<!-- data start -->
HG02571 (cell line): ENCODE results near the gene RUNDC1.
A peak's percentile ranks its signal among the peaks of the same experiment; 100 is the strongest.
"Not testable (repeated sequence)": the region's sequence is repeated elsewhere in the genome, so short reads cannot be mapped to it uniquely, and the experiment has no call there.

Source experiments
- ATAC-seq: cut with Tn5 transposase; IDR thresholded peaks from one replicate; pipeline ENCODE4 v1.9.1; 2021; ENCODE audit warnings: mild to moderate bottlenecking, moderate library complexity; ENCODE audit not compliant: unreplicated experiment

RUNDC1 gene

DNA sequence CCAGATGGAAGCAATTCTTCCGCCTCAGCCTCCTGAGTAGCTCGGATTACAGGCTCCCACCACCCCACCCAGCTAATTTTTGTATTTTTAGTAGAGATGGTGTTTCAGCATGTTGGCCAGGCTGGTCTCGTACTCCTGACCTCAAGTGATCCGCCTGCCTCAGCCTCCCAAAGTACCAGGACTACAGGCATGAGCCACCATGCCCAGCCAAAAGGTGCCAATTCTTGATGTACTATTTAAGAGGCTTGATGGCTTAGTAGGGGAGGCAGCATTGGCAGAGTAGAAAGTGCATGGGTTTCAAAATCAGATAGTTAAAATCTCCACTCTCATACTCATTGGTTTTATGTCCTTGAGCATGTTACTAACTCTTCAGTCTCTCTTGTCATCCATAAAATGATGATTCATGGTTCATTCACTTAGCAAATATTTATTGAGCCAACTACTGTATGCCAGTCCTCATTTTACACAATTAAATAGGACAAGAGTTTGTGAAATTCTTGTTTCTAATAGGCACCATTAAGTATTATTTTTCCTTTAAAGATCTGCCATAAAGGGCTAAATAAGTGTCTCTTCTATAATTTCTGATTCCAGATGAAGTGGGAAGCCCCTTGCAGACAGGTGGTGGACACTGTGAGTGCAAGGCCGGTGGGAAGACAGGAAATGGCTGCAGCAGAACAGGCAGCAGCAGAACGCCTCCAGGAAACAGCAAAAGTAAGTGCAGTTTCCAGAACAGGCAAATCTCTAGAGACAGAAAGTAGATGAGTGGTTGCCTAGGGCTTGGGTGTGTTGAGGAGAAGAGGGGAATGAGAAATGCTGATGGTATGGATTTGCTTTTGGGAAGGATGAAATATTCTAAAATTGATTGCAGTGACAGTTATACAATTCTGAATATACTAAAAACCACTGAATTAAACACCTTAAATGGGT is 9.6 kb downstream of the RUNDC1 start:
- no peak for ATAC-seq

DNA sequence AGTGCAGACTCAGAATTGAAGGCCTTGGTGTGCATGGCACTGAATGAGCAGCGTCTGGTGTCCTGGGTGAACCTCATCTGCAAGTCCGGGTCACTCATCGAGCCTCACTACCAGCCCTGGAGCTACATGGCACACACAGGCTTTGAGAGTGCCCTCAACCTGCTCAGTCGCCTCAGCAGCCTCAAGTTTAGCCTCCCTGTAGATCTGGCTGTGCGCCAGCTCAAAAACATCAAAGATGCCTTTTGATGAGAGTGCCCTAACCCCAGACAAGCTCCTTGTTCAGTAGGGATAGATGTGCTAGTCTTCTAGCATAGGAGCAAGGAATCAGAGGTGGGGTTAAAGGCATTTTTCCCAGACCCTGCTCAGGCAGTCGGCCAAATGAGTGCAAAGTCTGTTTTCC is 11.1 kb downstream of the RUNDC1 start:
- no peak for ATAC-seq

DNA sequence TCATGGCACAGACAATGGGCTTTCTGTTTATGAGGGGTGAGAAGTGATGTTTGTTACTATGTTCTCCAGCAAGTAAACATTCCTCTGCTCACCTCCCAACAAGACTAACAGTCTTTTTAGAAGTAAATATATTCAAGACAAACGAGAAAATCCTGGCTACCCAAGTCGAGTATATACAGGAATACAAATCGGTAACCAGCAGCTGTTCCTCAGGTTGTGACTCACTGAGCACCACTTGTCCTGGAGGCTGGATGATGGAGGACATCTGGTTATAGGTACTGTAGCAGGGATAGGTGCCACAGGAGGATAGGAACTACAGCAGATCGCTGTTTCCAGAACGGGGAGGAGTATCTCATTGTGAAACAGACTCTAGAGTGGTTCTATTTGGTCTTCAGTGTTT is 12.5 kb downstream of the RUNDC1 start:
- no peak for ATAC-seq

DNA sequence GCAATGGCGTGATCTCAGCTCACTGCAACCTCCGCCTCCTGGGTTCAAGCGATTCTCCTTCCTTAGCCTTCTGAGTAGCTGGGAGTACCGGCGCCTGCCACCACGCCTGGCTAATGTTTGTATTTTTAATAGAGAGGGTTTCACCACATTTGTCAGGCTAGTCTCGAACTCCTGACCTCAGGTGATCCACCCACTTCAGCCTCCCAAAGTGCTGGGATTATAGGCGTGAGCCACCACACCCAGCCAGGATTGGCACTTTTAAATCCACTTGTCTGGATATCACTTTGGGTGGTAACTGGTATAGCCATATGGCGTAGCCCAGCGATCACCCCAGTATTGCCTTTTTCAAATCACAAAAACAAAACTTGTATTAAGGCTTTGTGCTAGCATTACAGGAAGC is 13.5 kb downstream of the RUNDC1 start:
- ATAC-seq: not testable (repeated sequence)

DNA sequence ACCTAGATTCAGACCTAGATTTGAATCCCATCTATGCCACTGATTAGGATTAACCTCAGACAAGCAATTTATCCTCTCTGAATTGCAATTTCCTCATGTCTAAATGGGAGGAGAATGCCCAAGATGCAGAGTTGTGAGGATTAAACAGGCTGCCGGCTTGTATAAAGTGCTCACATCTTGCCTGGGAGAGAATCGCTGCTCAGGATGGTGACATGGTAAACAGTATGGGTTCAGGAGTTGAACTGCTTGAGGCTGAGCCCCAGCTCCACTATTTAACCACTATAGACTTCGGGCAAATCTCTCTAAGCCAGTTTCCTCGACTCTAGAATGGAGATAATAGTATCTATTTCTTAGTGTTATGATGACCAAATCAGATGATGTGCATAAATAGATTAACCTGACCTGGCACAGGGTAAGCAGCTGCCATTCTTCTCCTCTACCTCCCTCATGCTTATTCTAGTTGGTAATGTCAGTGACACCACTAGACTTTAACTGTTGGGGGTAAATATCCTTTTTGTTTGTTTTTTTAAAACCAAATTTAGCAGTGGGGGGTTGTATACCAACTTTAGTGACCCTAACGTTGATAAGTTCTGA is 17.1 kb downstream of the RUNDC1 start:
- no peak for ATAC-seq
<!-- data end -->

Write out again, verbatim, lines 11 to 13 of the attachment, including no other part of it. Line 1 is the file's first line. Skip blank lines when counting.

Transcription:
DNA sequence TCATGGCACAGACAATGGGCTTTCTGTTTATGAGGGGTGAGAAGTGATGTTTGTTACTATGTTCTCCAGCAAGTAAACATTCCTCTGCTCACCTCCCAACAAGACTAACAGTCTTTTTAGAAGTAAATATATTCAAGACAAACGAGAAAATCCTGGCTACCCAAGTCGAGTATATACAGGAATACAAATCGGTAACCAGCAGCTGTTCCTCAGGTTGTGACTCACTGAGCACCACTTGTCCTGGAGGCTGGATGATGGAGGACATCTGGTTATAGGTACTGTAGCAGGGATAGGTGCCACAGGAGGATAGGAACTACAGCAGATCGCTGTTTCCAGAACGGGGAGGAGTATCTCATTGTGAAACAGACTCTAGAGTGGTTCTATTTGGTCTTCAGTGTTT is 12.5 kb downstream of the RUNDC1 start:
- no peak for ATAC-seq

DNA sequence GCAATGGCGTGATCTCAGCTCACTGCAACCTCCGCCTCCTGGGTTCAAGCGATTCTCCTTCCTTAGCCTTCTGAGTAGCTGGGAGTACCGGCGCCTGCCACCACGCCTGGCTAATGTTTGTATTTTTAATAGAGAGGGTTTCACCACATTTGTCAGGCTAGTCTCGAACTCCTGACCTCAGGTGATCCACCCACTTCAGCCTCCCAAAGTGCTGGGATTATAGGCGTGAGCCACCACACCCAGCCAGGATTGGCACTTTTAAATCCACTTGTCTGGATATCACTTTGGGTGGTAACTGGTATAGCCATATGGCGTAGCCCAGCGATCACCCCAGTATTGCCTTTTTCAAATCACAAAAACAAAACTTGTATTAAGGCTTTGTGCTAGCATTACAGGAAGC is 13.5 kb downstream of the RUNDC1 start: